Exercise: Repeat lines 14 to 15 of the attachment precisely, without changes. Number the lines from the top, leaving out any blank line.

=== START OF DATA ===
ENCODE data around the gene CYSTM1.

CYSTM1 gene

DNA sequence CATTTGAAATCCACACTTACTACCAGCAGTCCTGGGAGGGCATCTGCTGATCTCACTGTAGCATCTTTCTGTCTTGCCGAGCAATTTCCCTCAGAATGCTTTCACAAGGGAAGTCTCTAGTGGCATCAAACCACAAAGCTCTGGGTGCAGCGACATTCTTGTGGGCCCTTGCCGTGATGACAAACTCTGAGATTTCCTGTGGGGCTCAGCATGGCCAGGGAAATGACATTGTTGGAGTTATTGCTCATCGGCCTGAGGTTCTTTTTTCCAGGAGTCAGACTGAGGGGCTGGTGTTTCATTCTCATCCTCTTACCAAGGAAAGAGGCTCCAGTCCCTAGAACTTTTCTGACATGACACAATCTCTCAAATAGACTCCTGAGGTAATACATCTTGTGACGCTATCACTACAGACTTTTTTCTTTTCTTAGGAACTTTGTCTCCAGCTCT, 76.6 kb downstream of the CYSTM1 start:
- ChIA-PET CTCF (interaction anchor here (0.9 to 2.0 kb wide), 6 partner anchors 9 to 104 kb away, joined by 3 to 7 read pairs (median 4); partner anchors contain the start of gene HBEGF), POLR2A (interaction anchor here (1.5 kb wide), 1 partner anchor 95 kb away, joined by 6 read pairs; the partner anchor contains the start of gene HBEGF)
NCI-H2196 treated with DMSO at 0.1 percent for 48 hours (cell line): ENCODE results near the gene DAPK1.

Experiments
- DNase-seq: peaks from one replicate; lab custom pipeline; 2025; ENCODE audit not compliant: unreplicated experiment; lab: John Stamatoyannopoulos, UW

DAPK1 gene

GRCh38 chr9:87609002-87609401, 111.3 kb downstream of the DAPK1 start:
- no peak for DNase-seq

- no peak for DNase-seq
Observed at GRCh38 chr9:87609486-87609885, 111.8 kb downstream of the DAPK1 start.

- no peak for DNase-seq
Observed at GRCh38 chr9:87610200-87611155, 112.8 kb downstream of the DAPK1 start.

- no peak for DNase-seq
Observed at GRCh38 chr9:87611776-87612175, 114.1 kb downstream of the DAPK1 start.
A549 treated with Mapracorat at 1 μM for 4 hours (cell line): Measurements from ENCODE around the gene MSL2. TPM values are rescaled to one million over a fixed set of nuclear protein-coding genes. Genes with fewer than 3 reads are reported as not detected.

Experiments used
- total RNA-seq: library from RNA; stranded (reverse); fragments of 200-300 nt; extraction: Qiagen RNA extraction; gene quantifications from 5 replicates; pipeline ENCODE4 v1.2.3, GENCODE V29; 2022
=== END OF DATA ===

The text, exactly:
Observed at GRCh38 chr9:87610200-87611155, 112.8 kb downstream of the DAPK1 start.

- no peak for DNase-seq